Stati e Costituzione: il federalismo autentico di John C. Calhoun (1782-1850)


This article is a brief exposition of the theory of federalism adopted by John C. Calhoun as a defense of the Southern States between 1828-1838. For Calhoun, the United States were something more than, and different from, a simple league of states, but should never become a centralized democracy ruled by absolute majorities. Government by majority rule at all levels meant abandonment of all constitutional guarantees. The right of a state to judge, as a last resort, constitutional limits imposed on the federal government should be defended at all costs; otherwise the United States would be destroyed, becoming first a full-grown modern State and then a dictatorship of the executive. While Calhoun’s political thought is in perfect harmony with the American founding, it was at odds with subsequent evolution of the federation: Government by judiciary has been the peculiar American answer to the problems posed, and never solved, by the logic of authentic federalism.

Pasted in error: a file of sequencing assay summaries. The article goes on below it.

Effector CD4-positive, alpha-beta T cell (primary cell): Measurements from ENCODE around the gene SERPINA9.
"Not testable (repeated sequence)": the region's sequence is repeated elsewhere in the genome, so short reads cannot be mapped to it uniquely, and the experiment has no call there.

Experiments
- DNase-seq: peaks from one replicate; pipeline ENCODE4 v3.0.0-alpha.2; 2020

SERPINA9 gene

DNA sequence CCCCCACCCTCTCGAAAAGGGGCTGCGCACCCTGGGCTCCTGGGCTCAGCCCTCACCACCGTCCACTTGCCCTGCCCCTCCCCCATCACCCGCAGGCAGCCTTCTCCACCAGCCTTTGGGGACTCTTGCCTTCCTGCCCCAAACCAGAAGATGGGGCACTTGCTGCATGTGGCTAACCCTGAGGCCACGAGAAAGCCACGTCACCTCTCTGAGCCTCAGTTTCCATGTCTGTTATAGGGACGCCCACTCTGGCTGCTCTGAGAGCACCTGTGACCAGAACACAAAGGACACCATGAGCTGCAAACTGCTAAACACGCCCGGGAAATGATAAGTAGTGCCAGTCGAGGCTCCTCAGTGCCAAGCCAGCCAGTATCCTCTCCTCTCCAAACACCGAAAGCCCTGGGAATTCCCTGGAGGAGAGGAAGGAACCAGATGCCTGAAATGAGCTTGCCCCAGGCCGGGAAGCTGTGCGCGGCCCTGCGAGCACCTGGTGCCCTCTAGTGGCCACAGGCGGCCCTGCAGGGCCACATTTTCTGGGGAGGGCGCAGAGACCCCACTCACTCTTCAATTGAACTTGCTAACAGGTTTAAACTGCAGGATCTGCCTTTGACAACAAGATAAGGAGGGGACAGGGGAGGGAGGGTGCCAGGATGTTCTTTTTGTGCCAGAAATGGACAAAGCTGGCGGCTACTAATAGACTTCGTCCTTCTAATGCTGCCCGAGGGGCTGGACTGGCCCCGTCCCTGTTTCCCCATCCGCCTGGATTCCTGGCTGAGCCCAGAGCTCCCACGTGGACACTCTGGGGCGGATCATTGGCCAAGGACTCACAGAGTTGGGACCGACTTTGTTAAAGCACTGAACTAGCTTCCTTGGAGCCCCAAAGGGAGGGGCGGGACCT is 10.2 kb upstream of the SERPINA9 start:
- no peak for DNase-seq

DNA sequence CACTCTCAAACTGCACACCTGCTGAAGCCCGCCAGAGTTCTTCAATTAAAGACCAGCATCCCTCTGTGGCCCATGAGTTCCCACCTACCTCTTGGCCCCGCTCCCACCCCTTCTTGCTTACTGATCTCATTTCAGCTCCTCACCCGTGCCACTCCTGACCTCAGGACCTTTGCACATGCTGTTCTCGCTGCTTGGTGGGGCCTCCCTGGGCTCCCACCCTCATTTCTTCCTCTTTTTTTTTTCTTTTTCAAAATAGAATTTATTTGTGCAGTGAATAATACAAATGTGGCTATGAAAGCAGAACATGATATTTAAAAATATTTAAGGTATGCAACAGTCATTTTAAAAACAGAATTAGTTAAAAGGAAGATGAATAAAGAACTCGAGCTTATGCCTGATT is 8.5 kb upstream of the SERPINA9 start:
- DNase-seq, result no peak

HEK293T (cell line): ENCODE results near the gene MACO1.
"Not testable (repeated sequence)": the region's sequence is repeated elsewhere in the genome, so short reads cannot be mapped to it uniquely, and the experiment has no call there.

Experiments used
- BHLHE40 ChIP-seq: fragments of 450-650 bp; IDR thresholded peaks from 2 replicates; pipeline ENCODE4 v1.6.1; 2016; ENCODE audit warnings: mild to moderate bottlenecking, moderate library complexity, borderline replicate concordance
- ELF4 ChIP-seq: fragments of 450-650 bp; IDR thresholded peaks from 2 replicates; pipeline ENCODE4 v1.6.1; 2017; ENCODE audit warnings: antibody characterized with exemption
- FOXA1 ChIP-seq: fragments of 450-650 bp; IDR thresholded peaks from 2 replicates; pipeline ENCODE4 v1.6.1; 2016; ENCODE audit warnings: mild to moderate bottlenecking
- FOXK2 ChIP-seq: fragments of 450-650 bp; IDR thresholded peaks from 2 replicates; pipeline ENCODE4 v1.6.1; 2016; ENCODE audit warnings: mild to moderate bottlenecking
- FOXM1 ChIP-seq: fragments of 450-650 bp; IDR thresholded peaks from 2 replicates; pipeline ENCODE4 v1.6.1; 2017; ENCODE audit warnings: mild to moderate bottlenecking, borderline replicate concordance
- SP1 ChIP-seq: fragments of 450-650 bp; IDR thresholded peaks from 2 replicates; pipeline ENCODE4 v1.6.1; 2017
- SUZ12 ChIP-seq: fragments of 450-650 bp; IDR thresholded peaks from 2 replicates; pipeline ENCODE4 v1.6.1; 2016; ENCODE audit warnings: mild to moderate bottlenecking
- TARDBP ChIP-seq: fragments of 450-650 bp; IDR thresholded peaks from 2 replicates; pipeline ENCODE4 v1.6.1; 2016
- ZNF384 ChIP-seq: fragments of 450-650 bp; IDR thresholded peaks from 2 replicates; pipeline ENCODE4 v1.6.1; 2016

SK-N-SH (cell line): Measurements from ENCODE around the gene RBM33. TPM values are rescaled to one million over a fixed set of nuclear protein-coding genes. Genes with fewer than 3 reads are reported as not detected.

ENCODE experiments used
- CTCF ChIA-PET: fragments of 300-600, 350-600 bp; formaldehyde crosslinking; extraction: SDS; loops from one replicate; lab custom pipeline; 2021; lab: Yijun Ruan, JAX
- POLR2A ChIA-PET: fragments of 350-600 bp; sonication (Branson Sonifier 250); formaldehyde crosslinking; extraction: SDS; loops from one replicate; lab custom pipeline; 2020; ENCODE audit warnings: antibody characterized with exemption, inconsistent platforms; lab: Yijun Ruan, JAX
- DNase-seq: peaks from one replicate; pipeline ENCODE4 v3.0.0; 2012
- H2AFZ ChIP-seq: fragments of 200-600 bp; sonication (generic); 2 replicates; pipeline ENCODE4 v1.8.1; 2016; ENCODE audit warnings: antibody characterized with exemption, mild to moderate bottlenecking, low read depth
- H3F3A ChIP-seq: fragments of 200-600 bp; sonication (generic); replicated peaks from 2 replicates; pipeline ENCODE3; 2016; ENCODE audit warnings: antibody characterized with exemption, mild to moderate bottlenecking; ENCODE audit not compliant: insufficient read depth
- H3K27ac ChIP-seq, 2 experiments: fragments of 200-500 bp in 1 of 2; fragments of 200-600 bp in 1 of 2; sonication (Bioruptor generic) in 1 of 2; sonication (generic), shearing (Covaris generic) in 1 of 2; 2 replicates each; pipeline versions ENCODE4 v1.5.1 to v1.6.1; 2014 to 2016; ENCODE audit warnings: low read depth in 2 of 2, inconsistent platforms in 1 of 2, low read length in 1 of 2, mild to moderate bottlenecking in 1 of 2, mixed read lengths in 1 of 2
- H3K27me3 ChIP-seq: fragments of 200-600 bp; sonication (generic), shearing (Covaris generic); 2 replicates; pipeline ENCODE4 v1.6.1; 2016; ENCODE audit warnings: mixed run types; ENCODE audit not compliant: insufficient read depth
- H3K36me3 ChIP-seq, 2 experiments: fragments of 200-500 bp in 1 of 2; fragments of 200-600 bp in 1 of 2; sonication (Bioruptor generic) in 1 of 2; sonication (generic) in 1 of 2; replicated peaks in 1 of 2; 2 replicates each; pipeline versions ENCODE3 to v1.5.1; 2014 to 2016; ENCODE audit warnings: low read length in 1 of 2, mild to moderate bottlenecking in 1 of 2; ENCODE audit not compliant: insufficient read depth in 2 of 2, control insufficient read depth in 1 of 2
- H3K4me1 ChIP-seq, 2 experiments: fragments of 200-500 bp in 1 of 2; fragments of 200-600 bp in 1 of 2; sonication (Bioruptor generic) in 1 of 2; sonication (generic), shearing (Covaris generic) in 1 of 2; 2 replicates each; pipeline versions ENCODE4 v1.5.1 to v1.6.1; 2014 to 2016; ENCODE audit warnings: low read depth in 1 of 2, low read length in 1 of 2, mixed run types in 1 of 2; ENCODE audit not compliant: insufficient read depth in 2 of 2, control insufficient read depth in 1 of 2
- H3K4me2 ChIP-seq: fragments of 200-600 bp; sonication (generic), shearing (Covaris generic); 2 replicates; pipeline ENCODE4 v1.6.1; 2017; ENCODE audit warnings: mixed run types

DOI Code: 10.1285/i22808949a4n1p291

Keywords: federalism; political theory; John C. Calhoun; US history 1828-1838; US Constitution; nullification; secession

Full Text: PDF


  • There are currently no refbacks.

Creative Commons License
This work is licensed under a Creative Commons Attribuzione - Non commerciale - Non opere derivate 3.0 Italia License.